In 1995 it was one thing to invest in stocks and risk a 10% or even 20% market correction. After all, you didn’t have that much money to begin with and retirement was still decades away. Today, a market correction could reduce your retirement account balance by an amount that exceeds your income for an entire year or more. Diversifying assets, having retirement income from multiple sources, and managing risk means more than ever.

A look into the future

It’s been said that the only constant in life is change. Just as things have changed in the past 20 years you can be sure that they will continue to change over the next 20. Below are three trends that I think will continue to evolve.

Your standards will continue to rise. As investors become more knowledgeable and accumulate more assets, their standards for client service will increase as well. And they should. As you approach retirement there is more at stake. More money, more demands on your resources, less time to make up for mistakes.

The best financial advisors will continue to sharpen the saw, seek out new and innovative ways to meet their clients’ needs, and increase the quality of service they deliver. The constant challenge to improve and do better for clients is one of the things I like most about my business.

You will require a team. In 1995 a young financial generalist in a solo practice could make a go of it. Now you need a team of specialists. The financial advisory team of the future will include team members who specialize in regulatory compliance, client communications, social security and Medicare, technology, and retirement planning as well as tax, estate planning and insurance specialists. All this is in addition to managing your investments.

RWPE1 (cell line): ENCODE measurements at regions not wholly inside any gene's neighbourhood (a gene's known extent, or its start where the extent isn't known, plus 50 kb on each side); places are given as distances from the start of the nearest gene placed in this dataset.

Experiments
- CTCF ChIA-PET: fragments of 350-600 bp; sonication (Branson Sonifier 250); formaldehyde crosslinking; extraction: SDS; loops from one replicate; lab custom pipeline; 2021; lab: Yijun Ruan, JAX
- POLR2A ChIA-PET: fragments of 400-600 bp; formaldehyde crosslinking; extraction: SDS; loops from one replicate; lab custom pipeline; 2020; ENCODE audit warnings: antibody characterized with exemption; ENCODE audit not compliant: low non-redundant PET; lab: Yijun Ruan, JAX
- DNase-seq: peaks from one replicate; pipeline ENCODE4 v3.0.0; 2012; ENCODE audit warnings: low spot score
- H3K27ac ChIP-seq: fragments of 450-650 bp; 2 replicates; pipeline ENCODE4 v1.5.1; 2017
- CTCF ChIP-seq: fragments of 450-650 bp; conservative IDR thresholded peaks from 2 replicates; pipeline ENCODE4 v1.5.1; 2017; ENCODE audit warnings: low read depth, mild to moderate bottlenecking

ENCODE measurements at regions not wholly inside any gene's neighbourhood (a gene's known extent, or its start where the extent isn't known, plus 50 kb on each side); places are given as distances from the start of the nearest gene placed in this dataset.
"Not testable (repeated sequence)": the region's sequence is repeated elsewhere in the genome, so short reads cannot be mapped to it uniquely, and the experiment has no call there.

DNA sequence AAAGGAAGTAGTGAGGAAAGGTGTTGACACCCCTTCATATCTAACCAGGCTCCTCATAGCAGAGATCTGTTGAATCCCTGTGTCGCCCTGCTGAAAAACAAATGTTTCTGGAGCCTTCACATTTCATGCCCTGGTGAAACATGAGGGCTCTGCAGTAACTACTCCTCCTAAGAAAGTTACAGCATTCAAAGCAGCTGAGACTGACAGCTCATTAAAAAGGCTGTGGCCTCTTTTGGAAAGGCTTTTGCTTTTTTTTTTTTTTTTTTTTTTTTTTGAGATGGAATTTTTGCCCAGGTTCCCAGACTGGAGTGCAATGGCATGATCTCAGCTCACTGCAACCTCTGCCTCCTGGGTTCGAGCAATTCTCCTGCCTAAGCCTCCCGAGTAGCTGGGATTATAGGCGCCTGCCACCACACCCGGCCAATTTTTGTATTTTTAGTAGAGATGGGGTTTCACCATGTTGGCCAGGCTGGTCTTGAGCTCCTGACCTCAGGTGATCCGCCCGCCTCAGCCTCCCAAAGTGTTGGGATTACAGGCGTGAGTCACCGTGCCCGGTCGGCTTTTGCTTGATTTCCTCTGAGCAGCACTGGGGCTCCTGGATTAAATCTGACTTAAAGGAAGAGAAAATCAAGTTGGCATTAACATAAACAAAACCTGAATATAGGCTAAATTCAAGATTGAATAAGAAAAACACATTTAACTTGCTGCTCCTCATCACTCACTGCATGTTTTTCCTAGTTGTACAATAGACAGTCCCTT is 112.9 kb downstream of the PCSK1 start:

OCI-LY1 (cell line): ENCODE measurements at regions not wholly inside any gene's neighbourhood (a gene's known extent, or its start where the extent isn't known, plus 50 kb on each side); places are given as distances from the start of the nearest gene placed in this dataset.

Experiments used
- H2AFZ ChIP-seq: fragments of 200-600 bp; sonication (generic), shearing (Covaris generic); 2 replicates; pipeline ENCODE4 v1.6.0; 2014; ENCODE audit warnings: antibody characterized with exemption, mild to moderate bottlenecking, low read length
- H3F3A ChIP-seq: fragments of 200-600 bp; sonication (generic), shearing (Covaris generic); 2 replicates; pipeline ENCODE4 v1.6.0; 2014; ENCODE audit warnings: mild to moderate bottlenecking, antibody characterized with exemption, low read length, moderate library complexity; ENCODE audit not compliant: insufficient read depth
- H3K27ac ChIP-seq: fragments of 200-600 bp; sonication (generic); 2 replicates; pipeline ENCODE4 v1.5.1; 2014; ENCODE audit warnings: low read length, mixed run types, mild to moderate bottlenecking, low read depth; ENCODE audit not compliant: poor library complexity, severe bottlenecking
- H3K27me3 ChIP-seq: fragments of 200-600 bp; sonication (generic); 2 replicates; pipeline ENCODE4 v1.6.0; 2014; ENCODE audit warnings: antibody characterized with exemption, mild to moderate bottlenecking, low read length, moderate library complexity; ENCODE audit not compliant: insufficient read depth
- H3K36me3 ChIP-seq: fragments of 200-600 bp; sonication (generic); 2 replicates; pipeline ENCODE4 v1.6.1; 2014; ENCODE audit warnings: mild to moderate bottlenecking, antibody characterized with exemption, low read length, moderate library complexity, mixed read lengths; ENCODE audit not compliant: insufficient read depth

Your “financial advisor” will lead your advisory team, but he or she won’t be doing it alone. Just as every ship has a captain with a crew, your financial advisor will need to be part of a larger team to meet your needs. Many advisors, including myself, are already building their teams and taking steps to meet their clients’ future needs.

You will demand more personal interaction, not less. Index and exchange traded funds, robo-advisors, and 24/7 access to information will make it easier than ever to distance yourself from your advisor or even go it alone. While I hate to admit it, I realize that a certain percentage of people will do just that. However, that has always been the case.

Twenty years ago an established advisor might have worked with hundreds of clients. Even today, many advisors work with a large number of people. Recently, a colleague of mine confided that she is responsible for over 1,000 families at the bank where she works, and admits that she really can’t service them all. Fortunately that is becoming less true as advisors continue to focus on providing a higher level of service to a much more limited number of clients.

Yes, 20 years is a long time, but it’s just the beginning. The future will bring challenges and opportunities, and will reveal itself in ways we can’t even imagine. I look forward to being a part of it and really believe that our best days are still ahead.